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U.S. Census Bureau’s Emergency Management Tools, Surveys Are Increasingly Important When Disasters Strike

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As Puerto Rico and Florida continue to recover from widespread destruction caused by two recent hurricanes, federal agencies have launched a major effort to provide resources to battered areas.

The 2022 Atlantic Hurricane Season continues through November 30 and millions of Americans have been impacted by the massive floods in Texas (in August) and Central Appalachia (September) in Kentucky.

Recovery efforts are likely to continue for months, if not years, and disaster managers require the right tools including timely, accurate data to ensure an optimal coordinated response.

The U.S. Census Bureau provides timely local data critical to emergency planning, preparedness and recovery efforts.

Led by the White House and Federal Emergency Management Agency (FEMA), the response to Hurricanes Fiona and Ian in September has mobilized resources from federal agencies, state, local and tribal governments, the private sector and nonprofit organizations.

The U.S. Census Bureau provides timely local data critical to emergency planning, preparedness and recovery efforts. In addition to hurricanes and floods, the Census Bureau provides data and emergency management resources for earthquakespandemicstornadoeswildfires, and winter storms.

Several of these tools offer easy access to vital information needed to respond to an emergency, such as identifying areas where vulnerable populations live. That includes people in poverty, the elderly, the disabled, those who may be living alone and non-English speakers.

Census Bureau data can also help identify the number and types of businesses in areas impacted by a disaster and how many jobs may be affected. High-frequency data such as the Small Business Pulse Survey and its successor, the Business Trends and Outlook Survey, can also inform emergency response through timely surveys that help gauge the impact of natural disasters on local businesses.

When major disasters strike, visit the Census Bureau's Emergency Management page to access demographic and economic data for the impacted areas.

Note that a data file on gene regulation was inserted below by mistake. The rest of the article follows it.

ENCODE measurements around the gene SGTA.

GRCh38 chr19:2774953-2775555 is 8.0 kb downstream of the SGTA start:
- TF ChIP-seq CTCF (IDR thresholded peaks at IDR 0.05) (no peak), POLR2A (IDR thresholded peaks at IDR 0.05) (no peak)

You will also find critical tools including:

  • My Community Explorer (MCE), an interactive map-based tool that highlights demographic and socioeconomic data that measure inequality and can help inform data-based solutions. This tool is designed to help users identify underserved communities as directed by the President's Executive Order 13985 promoting  Diversity, Equity, Inclusion and Accessibility in the Federal Workforce.
  • The Census Business Builder (CBB), a suite of services that provides selected demographic and economic data from the Census Bureau tailored to specific types of users in a simple to access and use format. The CBB’s Small Business Edition presents data for a single type of business and geography at a time. The Regional Analyst Edition presents data for all sectors of the economy and allows for user-defined regions made up of one or more counties.
  • OnTheMap for Emergency Management, a public data tool that provides an intuitive web-based interface for accessing U.S. population and workforce real-time statistics for areas being affected by natural disasters. The tool allows users to retrieve reports containing detailed workforce, population and housing characteristics for hurricanes, floods, wildfires, winter storms and federal disaster declaration areas.
  • COVID-19 Data Hub, a one-stop shop of demographic and economic resources related to COVID-19. It includes Advancing Equity Data Tools, COVID-19 Surveys and Estimates, Demographic and Economic Analysis, My Community Explorer, the COVID-19 Impact Report, demographic and economic data at a glance and additional federal resources.

We have also published America Counts stories and posted a webinar with further information on Census Bureau data tools for disaster response and recovery:

As these efforts make clear, the Census Bureau has prioritized and is working hard to assist the nation when disasters strike. 

Jane Callen is the senior writer/editor in the Census Bureau’s Communications Directorate.

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